This is a mock-exam question:

The following measurements have been made

$\hat{\gamma}(0) = 570, \quad \hat{\gamma}(1) = 505, \quad \hat{\gamma}(2) = 460, \quad \hat{\gamma}(3) = 420$

Suppose that the data was generated from an $AR(2)$ model,

$X_t - \phi_1 X_{t-1} - \phi_2 X_{t-2} = Z_t$

where $\{Z_t\} \sim WN(0,\sigma^2)$. Estimate the variance $\sigma^2$.

What i've tried is simply to use the Yule-Walker equations to estimate the variance, \begin{equation*} \gamma(k) - \phi_1 \gamma(k - 1) - ... - \phi_p \gamma(k - p) = \begin{cases} 0, \quad &\text{if } k = 1, ..., p \\ \sigma^2, \quad &\text{if } k = 0 \end{cases} \end{equation*} which, if $k = 0$, should give $\gamma(0) = \hat \gamma(0) = \sigma^2 = 570$. But the answer is $\sigma^2 = 121$.

What am I missing here?


1 Answer 1


$\gamma(0)$ is the variance of $X_t$, it is not in general equal to the variance of $Z_t$, which is what you're looking for.

You may also be misinterpreting the above equation. For $p=2$ and $k=0$, it says that:

$$\gamma(0) - \phi_1 \gamma(-1) - \phi_2 \gamma(-2) = \sigma^2$$

It does not say that $\gamma(0) = \sigma^2$. The terms where $\gamma(i)$ has a negative argument are not implicitly dropped or anything like that. Since $\gamma$ is symmetric, it also says that:

$$\gamma(0) - \phi_1 \gamma(1) - \phi_2 \gamma(2) = \sigma^2$$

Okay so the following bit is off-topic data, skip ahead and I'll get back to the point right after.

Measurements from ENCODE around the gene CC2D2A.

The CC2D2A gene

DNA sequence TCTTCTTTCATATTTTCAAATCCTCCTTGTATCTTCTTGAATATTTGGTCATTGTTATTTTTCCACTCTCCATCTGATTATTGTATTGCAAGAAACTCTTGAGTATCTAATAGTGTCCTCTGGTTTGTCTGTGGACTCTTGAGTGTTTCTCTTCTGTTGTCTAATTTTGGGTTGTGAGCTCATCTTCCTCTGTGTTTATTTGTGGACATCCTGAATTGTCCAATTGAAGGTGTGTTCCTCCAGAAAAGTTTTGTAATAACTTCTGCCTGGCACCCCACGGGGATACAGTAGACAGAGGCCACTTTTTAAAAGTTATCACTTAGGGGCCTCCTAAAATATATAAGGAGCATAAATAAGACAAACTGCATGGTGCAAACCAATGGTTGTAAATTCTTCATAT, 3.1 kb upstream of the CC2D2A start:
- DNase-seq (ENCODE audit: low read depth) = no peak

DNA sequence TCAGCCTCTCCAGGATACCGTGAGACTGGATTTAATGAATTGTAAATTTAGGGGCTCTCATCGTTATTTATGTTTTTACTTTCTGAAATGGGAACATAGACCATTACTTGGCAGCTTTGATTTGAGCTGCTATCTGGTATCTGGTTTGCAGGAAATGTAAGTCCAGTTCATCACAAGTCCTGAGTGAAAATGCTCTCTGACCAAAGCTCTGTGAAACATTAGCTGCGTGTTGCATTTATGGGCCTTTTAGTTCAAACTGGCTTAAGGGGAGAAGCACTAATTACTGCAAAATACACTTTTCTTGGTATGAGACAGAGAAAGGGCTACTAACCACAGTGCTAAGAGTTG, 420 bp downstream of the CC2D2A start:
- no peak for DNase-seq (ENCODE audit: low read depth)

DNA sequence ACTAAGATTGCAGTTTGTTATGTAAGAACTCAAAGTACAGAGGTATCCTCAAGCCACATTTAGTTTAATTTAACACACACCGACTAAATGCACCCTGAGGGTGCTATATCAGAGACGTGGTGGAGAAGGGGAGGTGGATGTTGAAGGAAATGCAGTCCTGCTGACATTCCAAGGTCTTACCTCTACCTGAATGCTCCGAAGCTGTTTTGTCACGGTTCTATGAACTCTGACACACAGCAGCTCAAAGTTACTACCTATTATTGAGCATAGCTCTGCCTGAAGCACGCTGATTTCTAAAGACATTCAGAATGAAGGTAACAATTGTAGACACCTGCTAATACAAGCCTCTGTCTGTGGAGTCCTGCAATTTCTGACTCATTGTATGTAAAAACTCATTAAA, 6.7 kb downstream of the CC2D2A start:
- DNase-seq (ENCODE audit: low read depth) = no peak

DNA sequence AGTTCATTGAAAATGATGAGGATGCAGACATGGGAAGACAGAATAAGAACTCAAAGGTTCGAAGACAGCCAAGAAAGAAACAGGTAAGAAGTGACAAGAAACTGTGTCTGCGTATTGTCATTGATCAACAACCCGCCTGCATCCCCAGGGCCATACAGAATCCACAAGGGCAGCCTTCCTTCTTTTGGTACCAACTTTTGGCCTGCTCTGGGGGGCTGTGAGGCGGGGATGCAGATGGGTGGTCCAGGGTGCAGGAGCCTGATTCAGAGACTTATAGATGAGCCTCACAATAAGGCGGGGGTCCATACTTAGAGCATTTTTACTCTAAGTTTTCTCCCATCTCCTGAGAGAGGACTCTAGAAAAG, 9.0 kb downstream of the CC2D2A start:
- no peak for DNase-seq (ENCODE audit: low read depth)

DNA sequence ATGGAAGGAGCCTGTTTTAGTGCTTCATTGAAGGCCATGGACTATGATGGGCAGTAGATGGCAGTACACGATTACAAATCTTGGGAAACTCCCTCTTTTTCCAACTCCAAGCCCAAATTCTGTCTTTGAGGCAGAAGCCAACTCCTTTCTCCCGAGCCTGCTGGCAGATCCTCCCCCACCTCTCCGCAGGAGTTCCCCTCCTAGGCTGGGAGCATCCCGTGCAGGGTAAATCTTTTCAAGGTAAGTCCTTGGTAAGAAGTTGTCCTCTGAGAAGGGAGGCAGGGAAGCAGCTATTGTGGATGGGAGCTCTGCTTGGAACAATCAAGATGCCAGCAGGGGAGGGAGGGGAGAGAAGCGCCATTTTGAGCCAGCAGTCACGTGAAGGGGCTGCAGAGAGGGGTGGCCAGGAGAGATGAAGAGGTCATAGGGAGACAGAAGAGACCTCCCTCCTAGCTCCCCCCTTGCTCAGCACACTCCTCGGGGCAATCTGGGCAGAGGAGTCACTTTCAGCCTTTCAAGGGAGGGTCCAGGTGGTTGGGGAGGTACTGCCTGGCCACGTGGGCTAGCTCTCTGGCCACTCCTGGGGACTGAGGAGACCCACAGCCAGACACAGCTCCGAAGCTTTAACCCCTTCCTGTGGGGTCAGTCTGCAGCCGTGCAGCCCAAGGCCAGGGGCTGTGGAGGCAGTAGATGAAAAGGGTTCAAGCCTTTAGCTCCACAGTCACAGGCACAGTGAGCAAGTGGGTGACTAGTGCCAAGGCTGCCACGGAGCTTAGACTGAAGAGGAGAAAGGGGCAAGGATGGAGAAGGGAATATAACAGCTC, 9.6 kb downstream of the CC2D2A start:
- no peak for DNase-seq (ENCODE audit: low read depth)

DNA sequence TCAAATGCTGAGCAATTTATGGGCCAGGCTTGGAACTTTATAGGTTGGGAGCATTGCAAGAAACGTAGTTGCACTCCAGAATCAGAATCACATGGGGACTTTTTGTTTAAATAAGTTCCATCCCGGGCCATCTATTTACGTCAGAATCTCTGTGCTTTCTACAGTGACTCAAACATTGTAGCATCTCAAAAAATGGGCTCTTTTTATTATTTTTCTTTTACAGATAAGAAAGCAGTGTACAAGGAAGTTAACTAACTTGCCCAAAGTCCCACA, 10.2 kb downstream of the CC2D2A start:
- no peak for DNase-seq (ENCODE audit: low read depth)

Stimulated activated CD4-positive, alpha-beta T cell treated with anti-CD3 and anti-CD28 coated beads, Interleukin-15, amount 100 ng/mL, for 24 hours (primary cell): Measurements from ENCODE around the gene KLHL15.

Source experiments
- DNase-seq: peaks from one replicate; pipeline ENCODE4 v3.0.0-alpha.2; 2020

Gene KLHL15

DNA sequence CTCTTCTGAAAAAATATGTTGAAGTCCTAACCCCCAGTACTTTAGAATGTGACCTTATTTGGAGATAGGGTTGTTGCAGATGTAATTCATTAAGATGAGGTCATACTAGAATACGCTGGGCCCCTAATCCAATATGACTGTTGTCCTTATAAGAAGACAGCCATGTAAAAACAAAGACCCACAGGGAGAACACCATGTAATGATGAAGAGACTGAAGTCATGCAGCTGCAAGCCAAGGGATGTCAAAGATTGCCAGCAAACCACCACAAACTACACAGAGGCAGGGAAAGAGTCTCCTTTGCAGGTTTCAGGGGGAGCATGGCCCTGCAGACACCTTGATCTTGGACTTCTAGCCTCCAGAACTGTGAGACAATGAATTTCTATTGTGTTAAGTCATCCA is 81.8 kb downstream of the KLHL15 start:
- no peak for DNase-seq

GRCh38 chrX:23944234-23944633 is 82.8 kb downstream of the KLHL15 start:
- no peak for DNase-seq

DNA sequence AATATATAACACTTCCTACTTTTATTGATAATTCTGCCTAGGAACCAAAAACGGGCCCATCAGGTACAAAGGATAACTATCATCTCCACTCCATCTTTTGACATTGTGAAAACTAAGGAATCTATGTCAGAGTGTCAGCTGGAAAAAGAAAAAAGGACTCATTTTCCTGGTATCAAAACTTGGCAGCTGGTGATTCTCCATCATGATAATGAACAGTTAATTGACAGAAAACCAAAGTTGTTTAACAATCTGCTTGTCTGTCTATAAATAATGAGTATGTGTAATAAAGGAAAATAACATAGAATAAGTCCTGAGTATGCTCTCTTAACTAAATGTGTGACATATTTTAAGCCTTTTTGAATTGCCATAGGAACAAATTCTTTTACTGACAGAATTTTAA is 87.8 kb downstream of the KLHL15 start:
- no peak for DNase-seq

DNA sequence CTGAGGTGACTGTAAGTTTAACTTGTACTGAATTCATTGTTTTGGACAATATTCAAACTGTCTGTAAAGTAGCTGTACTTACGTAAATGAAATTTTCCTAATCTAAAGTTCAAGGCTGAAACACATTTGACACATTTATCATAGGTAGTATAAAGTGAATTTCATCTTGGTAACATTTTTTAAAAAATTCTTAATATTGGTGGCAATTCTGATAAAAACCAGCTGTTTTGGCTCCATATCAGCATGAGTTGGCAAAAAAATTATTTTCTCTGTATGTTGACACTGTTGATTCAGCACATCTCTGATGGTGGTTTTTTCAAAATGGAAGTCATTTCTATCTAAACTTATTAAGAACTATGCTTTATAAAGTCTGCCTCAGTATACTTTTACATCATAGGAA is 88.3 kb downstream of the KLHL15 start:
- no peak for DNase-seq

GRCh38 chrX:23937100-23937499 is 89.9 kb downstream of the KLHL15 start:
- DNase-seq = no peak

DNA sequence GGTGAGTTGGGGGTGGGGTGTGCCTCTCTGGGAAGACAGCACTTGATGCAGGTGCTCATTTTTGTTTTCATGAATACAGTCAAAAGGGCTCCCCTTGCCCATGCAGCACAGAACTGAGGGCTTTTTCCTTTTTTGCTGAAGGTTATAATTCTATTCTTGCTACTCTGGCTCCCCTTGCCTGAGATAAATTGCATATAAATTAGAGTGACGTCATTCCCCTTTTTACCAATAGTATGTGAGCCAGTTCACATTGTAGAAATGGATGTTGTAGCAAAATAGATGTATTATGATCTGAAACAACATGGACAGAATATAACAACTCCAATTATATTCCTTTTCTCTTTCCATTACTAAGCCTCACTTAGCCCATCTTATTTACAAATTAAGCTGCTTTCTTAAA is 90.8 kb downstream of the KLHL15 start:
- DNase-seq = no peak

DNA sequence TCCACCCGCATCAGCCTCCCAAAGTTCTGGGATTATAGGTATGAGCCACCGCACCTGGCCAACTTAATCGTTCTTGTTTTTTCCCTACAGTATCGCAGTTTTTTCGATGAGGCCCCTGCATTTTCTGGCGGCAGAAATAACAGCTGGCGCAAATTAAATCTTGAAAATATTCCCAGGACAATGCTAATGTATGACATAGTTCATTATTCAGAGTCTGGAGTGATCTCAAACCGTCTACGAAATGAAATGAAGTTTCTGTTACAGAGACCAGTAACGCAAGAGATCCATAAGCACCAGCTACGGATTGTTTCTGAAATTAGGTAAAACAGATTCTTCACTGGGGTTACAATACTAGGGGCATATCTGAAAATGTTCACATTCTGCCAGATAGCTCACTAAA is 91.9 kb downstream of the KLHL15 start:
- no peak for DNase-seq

You can combine this with the same equation for $k=1$ and $k=2$ to build a linear system with 3 equations and 3 unknowns, something like this:

$$\begin{pmatrix} \gamma(1) && \gamma(2) && 1 \\ \gamma(0) && \gamma(1) && 0 \\ \gamma(1) && \gamma(0) && 0 \end{pmatrix} \begin{pmatrix} \phi_1 \\ \phi_2 \\ \sigma^2 \end{pmatrix} = \begin{pmatrix} \gamma(0) \\ \gamma(1) \\ \gamma(2) \end{pmatrix} $$

More typically this is done in two steps, solving for the $\phi_i$ first in the smaller system:

$$\begin{pmatrix} \gamma(0) && \gamma(1) \\ \gamma(1) && \gamma(0) \\ \end{pmatrix} \begin{pmatrix} \phi_1 \\ \phi_2 \end{pmatrix} = \begin{pmatrix} \gamma(1) \\ \gamma(2) \end{pmatrix} $$

And then plugging in $\phi_i$ into the remaining equation to get $\sigma^2$.

Either way, the result is:

$$\sigma^2 = \left(\gamma(0) - \gamma(2)\right) \left( 1 + \frac{\gamma^2(1)-\gamma(0)\gamma(2)}{\gamma^2(1)-\gamma^2(0)}\right)$$

Substituting for the $\hat{\gamma}(i)$, you'll get to $\hat{\sigma}^2 \approx 121$.

  • $\begingroup$ +1: This is a fantastic answer. It clarified a lot of things for me. I'd give it some extra points if I could. $\endgroup$ Oct 8, 2021 at 11:32

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